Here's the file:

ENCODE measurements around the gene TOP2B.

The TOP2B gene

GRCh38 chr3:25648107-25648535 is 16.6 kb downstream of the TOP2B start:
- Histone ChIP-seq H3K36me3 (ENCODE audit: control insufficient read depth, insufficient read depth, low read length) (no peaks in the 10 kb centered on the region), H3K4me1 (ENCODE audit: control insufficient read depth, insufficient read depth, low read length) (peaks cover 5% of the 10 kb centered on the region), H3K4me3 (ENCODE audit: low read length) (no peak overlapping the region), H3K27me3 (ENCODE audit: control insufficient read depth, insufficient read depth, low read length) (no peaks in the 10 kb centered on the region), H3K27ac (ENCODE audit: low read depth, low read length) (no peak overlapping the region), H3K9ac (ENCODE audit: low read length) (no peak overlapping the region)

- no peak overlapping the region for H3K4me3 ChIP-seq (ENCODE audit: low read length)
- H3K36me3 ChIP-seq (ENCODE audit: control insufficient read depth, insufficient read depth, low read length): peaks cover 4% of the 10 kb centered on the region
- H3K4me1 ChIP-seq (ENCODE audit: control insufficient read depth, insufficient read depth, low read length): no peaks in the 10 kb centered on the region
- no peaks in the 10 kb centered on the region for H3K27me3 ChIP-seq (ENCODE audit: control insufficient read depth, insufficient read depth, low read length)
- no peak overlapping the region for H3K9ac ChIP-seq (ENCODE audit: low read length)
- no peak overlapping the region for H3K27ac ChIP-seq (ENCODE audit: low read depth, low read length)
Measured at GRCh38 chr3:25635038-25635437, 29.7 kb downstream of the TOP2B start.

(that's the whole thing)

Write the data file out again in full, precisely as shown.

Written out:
ENCODE measurements around the gene TOP2B.

The TOP2B gene

GRCh38 chr3:25648107-25648535 is 16.6 kb downstream of the TOP2B start:
- Histone ChIP-seq H3K36me3 (ENCODE audit: control insufficient read depth, insufficient read depth, low read length) (no peaks in the 10 kb centered on the region), H3K4me1 (ENCODE audit: control insufficient read depth, insufficient read depth, low read length) (peaks cover 5% of the 10 kb centered on the region), H3K4me3 (ENCODE audit: low read length) (no peak overlapping the region), H3K27me3 (ENCODE audit: control insufficient read depth, insufficient read depth, low read length) (no peaks in the 10 kb centered on the region), H3K27ac (ENCODE audit: low read depth, low read length) (no peak overlapping the region), H3K9ac (ENCODE audit: low read length) (no peak overlapping the region)

- no peak overlapping the region for H3K4me3 ChIP-seq (ENCODE audit: low read length)
- H3K36me3 ChIP-seq (ENCODE audit: control insufficient read depth, insufficient read depth, low read length): peaks cover 4% of the 10 kb centered on the region
- H3K4me1 ChIP-seq (ENCODE audit: control insufficient read depth, insufficient read depth, low read length): no peaks in the 10 kb centered on the region
- no peaks in the 10 kb centered on the region for H3K27me3 ChIP-seq (ENCODE audit: control insufficient read depth, insufficient read depth, low read length)
- no peak overlapping the region for H3K9ac ChIP-seq (ENCODE audit: low read length)
- no peak overlapping the region for H3K27ac ChIP-seq (ENCODE audit: low read depth, low read length)
Measured at GRCh38 chr3:25635038-25635437, 29.7 kb downstream of the TOP2B start.